Yes, colleges have brought more minorities to campus. But that has not necessarily meant success. The four-year graduation rate for black students who started college in 2007 was 21 percent, a mere 1 percentage point higher than for the 1996 cohort. (At the same time, the rate for white students went up 7 percentage points, to 43 percent.) According to the latest data from the Consortium for Student Retention Data Exchange, a quarter of black students left their campus after freshman year, compared with 16 percent of white students.
All too often, administrators and students say, universities have allowed, and in some ways fostered, siloed existences in which different races barely interact with one another. Academic support services and social events bring together students of the same race; thematic freshman interest groups and housing cluster like-minded classmates. Students — black and white — self-segregate in Greek life and even campus cafeterias. “Rather than integrating these students into the fabric of the institutions, they created separate and distinct systems for them,” said E. Andre Thorn, who worked in academic retention services at Missouri before directing the multicultural center at the University of Alaska Anchorage.
When she set off to write her doctoral dissertation for the University of Maryland about eight years ago, Leah K. Cox sought to find out what colleges could do to increase interaction between races. She surveyed about 20 liberal arts institutions and concluded in her thesis, “Interactional Diversity and the Role of a Supportive Racial Climate,” that “when students feel comfortable, their desire to interact with other students, faculty and staff is greater.”
Dr. Cox, now special assistant to the president for diversity and inclusion at the University of Mary Washington in Fredericksburg, Va., remembers the days when conversations about creating diverse and inclusive campuses were confined to whispers among a small community that cared. “Now,” she said, “people are asking to talk about it.” In her 30 years in academia, she’s never seen anything like it.
Inclusion starts with ensuring that minority students are “not on campus in token amounts,” said Linda S. Greene, a law professor at the University of Wisconsin, Madison, who has served in various administrative roles that included diversity work. While some universities, particularly wealthy elites and flagships, conduct outreach to minority high school students, Ms. Greene challenges them to be as committed to building diverse and thriving student bodies as they are to recruiting top-flight athletes. She advocates identifying, developing and nurturing minorities as early as kindergarten, and investing in research on initiatives that drive success. “The big picture for me is this: You can determine an institution’s priorities by its dollar commitments,” she said. “We know what it takes for stem cell advancements and transplantation breakthroughs. When diversity becomes important enough, those commitments will be made.”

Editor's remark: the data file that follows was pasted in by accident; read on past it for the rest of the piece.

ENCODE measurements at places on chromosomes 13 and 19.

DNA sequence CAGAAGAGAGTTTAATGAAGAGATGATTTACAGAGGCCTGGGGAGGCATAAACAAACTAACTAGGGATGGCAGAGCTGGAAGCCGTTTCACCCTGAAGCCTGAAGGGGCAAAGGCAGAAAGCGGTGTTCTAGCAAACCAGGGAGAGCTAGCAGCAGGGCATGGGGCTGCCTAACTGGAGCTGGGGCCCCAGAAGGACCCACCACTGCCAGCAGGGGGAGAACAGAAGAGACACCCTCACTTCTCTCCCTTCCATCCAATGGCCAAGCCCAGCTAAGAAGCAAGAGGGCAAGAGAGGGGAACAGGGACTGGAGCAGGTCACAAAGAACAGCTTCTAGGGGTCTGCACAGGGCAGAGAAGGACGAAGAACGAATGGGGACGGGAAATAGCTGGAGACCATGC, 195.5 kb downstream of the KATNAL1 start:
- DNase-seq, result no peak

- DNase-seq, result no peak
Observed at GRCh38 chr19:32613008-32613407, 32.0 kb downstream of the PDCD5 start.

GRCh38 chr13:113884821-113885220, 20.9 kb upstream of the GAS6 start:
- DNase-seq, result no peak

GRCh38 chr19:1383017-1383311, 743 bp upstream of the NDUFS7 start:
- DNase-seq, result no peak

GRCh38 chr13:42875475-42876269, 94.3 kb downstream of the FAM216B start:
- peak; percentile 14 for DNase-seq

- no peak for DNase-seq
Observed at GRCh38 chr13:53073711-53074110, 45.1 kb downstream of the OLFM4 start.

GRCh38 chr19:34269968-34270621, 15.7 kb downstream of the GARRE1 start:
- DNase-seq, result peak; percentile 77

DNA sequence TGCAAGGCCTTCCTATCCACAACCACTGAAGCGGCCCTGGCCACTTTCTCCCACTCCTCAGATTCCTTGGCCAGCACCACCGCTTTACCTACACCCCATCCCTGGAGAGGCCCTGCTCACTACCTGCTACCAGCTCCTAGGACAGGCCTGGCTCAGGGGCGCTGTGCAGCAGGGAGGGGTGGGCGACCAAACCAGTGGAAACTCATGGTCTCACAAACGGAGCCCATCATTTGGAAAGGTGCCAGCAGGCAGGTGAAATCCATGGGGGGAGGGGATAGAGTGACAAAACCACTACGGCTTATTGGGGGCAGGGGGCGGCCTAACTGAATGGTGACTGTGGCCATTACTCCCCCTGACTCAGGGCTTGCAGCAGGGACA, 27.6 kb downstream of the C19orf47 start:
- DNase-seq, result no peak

The terms “campus climate” and “inclusion” have taken off as diversity buzzwords. The University of Minnesota has established the Campus Climate Workgroup to study the problem and announced in January that it was creating a bias response team on the Twin Cities campus. At the University of Texas, Austin, the Campus Climate Response Team has been busy: In its second year, 2013-14, students reported 69 distinct incidents, 75 the following year and 53 this fall alone. Experts say bias complaints tend to be underreported, so increases indicate that the online resource has made students more comfortable reporting problems.
Since the campus uprisings last fall, students have been emboldened to complain about racial slurs yelled across campus as well as subtle but offensive messages from white students and professors, who look to them in class to answer questions about minorities and signal low expectations. Reuben Faloughi, a doctoral psychology student and member of the black protest group Concerned Student 1950, told me people often assume he’s on a sports team. Is being an athlete or an entertainer “the only thing I can be successful at?” he asked.